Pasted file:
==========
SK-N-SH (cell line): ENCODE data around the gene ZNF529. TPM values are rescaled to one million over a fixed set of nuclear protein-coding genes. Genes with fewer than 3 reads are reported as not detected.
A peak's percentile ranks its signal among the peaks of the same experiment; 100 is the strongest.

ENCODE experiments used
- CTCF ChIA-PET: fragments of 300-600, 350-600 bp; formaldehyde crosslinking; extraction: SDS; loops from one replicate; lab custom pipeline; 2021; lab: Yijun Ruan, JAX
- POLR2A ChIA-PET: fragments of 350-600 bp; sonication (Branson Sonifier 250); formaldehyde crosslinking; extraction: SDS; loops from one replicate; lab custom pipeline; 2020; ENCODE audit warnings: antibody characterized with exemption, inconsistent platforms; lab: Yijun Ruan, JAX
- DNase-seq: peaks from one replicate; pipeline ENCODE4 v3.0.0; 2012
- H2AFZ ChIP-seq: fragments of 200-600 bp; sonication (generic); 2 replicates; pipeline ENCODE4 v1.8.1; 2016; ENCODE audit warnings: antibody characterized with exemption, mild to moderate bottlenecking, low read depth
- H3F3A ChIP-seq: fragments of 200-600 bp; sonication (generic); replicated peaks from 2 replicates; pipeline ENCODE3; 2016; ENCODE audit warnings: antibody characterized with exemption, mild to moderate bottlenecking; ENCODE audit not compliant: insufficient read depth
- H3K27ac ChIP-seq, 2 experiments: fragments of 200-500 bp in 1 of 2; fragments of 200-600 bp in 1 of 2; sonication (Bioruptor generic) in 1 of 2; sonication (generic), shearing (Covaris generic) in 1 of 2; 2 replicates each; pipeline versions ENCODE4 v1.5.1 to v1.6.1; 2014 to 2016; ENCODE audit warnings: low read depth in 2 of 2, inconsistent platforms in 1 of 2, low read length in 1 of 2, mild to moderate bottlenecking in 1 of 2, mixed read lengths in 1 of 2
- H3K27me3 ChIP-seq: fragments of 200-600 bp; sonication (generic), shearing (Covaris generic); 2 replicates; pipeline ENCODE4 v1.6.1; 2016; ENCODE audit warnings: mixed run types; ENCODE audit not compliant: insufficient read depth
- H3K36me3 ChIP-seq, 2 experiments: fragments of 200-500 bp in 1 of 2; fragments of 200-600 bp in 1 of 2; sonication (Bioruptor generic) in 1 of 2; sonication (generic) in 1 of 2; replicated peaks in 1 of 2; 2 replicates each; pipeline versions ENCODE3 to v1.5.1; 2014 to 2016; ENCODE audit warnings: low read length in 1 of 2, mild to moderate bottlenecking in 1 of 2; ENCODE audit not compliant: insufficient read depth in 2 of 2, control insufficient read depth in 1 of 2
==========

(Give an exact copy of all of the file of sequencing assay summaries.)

SK-N-SH (cell line): ENCODE data around the gene ZNF529. TPM values are rescaled to one million over a fixed set of nuclear protein-coding genes. Genes with fewer than 3 reads are reported as not detected.
A peak's percentile ranks its signal among the peaks of the same experiment; 100 is the strongest.

ENCODE experiments used
- CTCF ChIA-PET: fragments of 300-600, 350-600 bp; formaldehyde crosslinking; extraction: SDS; loops from one replicate; lab custom pipeline; 2021; lab: Yijun Ruan, JAX
- POLR2A ChIA-PET: fragments of 350-600 bp; sonication (Branson Sonifier 250); formaldehyde crosslinking; extraction: SDS; loops from one replicate; lab custom pipeline; 2020; ENCODE audit warnings: antibody characterized with exemption, inconsistent platforms; lab: Yijun Ruan, JAX
- DNase-seq: peaks from one replicate; pipeline ENCODE4 v3.0.0; 2012
- H2AFZ ChIP-seq: fragments of 200-600 bp; sonication (generic); 2 replicates; pipeline ENCODE4 v1.8.1; 2016; ENCODE audit warnings: antibody characterized with exemption, mild to moderate bottlenecking, low read depth
- H3F3A ChIP-seq: fragments of 200-600 bp; sonication (generic); replicated peaks from 2 replicates; pipeline ENCODE3; 2016; ENCODE audit warnings: antibody characterized with exemption, mild to moderate bottlenecking; ENCODE audit not compliant: insufficient read depth
- H3K27ac ChIP-seq, 2 experiments: fragments of 200-500 bp in 1 of 2; fragments of 200-600 bp in 1 of 2; sonication (Bioruptor generic) in 1 of 2; sonication (generic), shearing (Covaris generic) in 1 of 2; 2 replicates each; pipeline versions ENCODE4 v1.5.1 to v1.6.1; 2014 to 2016; ENCODE audit warnings: low read depth in 2 of 2, inconsistent platforms in 1 of 2, low read length in 1 of 2, mild to moderate bottlenecking in 1 of 2, mixed read lengths in 1 of 2
- H3K27me3 ChIP-seq: fragments of 200-600 bp; sonication (generic), shearing (Covaris generic); 2 replicates; pipeline ENCODE4 v1.6.1; 2016; ENCODE audit warnings: mixed run types; ENCODE audit not compliant: insufficient read depth
- H3K36me3 ChIP-seq, 2 experiments: fragments of 200-500 bp in 1 of 2; fragments of 200-600 bp in 1 of 2; sonication (Bioruptor generic) in 1 of 2; sonication (generic) in 1 of 2; replicated peaks in 1 of 2; 2 replicates each; pipeline versions ENCODE3 to v1.5.1; 2014 to 2016; ENCODE audit warnings: low read length in 1 of 2, mild to moderate bottlenecking in 1 of 2; ENCODE audit not compliant: insufficient read depth in 2 of 2, control insufficient read depth in 1 of 2